Can You Debunk These Myths About Artificial Sweeteners?
Eating Right
May 22, 2019
Can You Debunk These Myths About Artificial Sweeteners?
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We’ll keep this short and sweet — Americans love their sweets. In fact, the average American consumes more than 126 grams of sugar per day, which is equivalent to about three 12-ounce cans of Coca-Cola or 30 teaspoons of sugar.

That being said, reaching for items sweetened with artificial sweeteners may seem like a healthier choice, but there’s a lot of talk regarding the health factor of artificial sweeteners. So we spoke to Kim Allen, M.D., an internal medicine physician on the medical staff at Texas Health Dallas and Texas Health Adult Care, and Madge Barnes, M.D., a primary care physician on the medical staff at Texas Health Family Care – Grand Prairie, a Texas Health Physicians Group practice, to crack down on the not-so-sweet truth about artificial sweeteners, and their answers may surprise you. Test your knowledge about added sugar and artificial sweeteners and let us know how you do!

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  • Did we surprise you on a few of those myths? Navigating proper nutrition is a journey we all have to face every single day, and it’s definitely not easy, especially when you’re craving something a little indulgent. Allen adds that treating yourself every now and then isn’t going to derail any health or nutrition goals you may have, but being cognizant of how much sugar — natural or artificial — you consume is important.   

    Working with a certified nutritionist can help guide you on your journey and answer any questions you have along the way. Call 1-877-THR-WELL (1-877-847-9355) to find out what nutrition services your local Texas Health location offers. 

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  1. Question 1 of 10
    1. Question

     

    Correct

    Artificial sugars are not made of sucrose (table sugar). They are comprised of synthetic chemicals that stimulate sweet receptors on the tongue.

    Incorrect

    False — Artificial sugars are not made of sucrose (table sugar). They are comprised of synthetic chemicals that stimulate sweet receptors on the tongue.

  2. Question 2 of 10
    2. Question

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    Many artificial sugars are a lot sweeter than table sugar.

    Aspartame (NutraSweet® and Equal®) is about 200 times sweeter than table sugar; Saccharin (Sweet’N Low®) is about 200 to 400 times sweeter; Sucralose (Splenda®) is about 600 times sweeter, and Stevia rebaudiana (Truvia®) is 200 to 400 times sweeter.   

     

    Incorrect

    False — Many artificial sugars are a lot sweeter than table sugar.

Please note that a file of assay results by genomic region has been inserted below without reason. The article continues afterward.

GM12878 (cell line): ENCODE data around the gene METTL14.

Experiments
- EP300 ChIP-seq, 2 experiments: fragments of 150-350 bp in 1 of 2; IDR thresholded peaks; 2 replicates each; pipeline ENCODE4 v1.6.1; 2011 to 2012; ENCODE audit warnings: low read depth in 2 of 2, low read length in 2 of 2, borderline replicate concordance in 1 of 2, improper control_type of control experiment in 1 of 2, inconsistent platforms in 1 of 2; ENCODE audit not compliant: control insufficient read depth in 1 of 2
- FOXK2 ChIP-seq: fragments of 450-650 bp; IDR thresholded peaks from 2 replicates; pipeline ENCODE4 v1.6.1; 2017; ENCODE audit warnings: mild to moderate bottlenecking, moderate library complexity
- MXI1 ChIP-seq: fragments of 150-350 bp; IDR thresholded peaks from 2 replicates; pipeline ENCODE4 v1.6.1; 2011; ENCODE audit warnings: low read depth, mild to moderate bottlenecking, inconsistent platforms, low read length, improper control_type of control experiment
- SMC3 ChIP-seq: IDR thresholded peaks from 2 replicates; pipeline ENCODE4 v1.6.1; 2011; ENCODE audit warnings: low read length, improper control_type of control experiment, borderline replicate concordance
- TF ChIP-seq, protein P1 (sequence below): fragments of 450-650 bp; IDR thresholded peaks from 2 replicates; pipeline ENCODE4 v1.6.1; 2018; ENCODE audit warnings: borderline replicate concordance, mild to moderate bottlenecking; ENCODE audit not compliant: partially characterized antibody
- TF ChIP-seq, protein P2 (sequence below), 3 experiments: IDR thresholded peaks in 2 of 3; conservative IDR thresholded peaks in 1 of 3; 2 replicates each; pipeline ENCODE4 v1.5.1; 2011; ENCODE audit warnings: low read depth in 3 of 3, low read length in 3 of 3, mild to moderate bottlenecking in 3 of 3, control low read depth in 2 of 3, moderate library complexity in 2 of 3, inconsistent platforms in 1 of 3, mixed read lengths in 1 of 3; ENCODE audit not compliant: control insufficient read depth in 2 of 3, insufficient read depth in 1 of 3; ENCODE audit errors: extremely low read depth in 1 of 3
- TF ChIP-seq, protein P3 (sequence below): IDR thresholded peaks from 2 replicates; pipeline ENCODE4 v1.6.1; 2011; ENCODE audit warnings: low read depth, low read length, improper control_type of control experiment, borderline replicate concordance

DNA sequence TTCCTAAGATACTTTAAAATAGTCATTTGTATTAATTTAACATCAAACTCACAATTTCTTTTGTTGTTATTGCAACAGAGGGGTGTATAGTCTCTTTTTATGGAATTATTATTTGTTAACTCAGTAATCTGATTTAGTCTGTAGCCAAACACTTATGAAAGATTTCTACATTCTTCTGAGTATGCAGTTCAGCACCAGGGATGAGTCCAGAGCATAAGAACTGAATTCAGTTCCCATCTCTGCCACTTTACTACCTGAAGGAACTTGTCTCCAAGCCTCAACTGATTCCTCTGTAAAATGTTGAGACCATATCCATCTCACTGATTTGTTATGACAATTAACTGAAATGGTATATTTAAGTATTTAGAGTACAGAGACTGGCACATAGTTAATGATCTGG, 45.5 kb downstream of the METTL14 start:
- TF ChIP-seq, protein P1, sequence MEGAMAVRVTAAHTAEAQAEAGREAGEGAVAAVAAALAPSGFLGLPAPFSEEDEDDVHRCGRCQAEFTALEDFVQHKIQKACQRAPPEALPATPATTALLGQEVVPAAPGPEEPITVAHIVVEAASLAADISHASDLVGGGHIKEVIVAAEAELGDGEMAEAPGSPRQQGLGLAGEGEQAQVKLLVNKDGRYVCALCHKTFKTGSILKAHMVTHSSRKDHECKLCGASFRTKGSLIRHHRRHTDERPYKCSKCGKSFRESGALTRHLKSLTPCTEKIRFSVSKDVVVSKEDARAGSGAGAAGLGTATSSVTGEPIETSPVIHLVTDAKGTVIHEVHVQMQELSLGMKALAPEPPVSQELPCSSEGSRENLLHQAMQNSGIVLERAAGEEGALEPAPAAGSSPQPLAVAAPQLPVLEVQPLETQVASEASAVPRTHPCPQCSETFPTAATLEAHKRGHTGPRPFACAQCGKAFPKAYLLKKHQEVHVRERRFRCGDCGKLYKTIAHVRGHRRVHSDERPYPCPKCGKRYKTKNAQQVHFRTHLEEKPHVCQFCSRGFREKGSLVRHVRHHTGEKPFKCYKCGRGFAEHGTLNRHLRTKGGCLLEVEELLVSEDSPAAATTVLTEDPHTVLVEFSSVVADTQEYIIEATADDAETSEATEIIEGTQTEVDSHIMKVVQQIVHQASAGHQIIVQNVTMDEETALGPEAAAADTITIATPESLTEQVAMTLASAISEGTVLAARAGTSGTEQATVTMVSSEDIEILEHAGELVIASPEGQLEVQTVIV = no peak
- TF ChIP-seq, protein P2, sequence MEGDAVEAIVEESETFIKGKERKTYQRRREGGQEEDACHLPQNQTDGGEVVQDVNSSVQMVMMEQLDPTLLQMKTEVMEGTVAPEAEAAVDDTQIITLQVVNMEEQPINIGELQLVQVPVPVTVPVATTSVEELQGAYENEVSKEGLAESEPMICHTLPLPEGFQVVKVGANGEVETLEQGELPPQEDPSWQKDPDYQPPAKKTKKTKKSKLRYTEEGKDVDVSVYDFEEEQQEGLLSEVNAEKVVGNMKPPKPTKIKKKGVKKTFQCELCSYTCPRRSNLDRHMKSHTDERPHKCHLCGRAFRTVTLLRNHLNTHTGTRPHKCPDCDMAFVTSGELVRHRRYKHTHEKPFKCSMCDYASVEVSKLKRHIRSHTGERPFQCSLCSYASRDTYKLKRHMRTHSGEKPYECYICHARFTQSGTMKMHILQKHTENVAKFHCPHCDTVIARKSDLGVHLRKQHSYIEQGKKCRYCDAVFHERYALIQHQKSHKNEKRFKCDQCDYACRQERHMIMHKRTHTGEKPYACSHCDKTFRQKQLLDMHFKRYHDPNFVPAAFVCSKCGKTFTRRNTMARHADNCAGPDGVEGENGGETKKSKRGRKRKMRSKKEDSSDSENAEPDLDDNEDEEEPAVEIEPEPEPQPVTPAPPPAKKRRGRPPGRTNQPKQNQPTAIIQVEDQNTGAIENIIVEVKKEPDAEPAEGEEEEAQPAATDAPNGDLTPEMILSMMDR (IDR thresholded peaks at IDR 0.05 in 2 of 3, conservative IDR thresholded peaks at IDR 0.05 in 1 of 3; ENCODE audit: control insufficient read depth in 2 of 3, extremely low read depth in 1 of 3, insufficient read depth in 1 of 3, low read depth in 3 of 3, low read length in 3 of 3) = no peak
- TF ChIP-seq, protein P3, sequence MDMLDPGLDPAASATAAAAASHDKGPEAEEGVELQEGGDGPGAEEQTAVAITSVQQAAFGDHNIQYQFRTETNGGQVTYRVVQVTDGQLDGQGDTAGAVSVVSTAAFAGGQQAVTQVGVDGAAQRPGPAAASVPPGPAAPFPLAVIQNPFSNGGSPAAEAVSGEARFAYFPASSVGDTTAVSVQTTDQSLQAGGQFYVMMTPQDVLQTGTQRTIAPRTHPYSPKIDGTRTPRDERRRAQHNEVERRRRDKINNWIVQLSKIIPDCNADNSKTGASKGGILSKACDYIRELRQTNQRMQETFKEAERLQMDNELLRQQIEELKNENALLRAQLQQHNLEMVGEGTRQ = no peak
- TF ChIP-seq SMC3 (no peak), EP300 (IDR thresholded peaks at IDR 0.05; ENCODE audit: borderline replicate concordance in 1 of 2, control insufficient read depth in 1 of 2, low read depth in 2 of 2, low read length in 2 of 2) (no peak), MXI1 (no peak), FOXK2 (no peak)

Aspartame (NutraSweet® and Equal®) is about 200 times sweeter than table sugar; Saccharin (Sweet’N Low®) is about 200 to 400 times sweeter; Sucralose (Splenda®) is about 600 times sweeter, and Stevia rebaudiana (Truvia®) is 200 to 400 times sweeter.

     

  3. Question 3 of 10
    3. Question

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    Although these sweeteners have been accused of causing cancer, there have not been any direct links between artificial sweeteners and an increased occurrence of cancer.

    “Early studies seemed to show that saccharin in combination with cyclamate caused bladder cancer in lab animals,” Allen says. “Results from subsequent carcinogenicity studies have not provided clear evidence of an association of cancer in humans.”

    Incorrect

    False — Although these sweeteners have been accused of causing cancer, there have not been any direct links between artificial sweeteners and an increased occurrence of cancer.

    “Early studies seemed to show that saccharin in combination with cyclamate caused bladder cancer in lab animals,” Allen says. “Results from subsequent carcinogenicity studies have not provided clear evidence of an association of cancer in humans.”

  4. Question 4 of 10
    4. Question

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    Although natural sweeteners are extracted from plants, the plant sugars must be purified using methods involving chemicals such as methanol, and are still 200 to 300 times sweeter than regular table sugar. However, both types of sweeteners are deemed safe.

     

    Incorrect

    False — Although natural sweeteners are extracted from plants, the plant sugars must be purified using methods involving chemicals such as methanol, and are still 200 to 300 times sweeter than regular table sugar. However, both types of sweeteners are deemed safe.

     

  5. Question 5 of 10
    5. Question

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    A study published by researchers at the University of Bristol in the U.K concluded that artificial sweeteners do not cause weight gain. But while artificial sugars may not be the direct cause of weight gain, Barnes says they are not without consequences.

    “People tend to have a false sense of security when drinking diet soda, so they are more likely to overeat,” she explains. “Artificial sweeteners might also ‘trick the brain’ into craving rich, high-calorie foods, leading to weight gain.”

    Incorrect

    False —  A study published by researchers at the University of Bristol in the U.K concluded that artificial sweeteners do not cause weight gain. But while artificial sugars may not be the direct cause of weight gain, Barnes says they are not without consequences.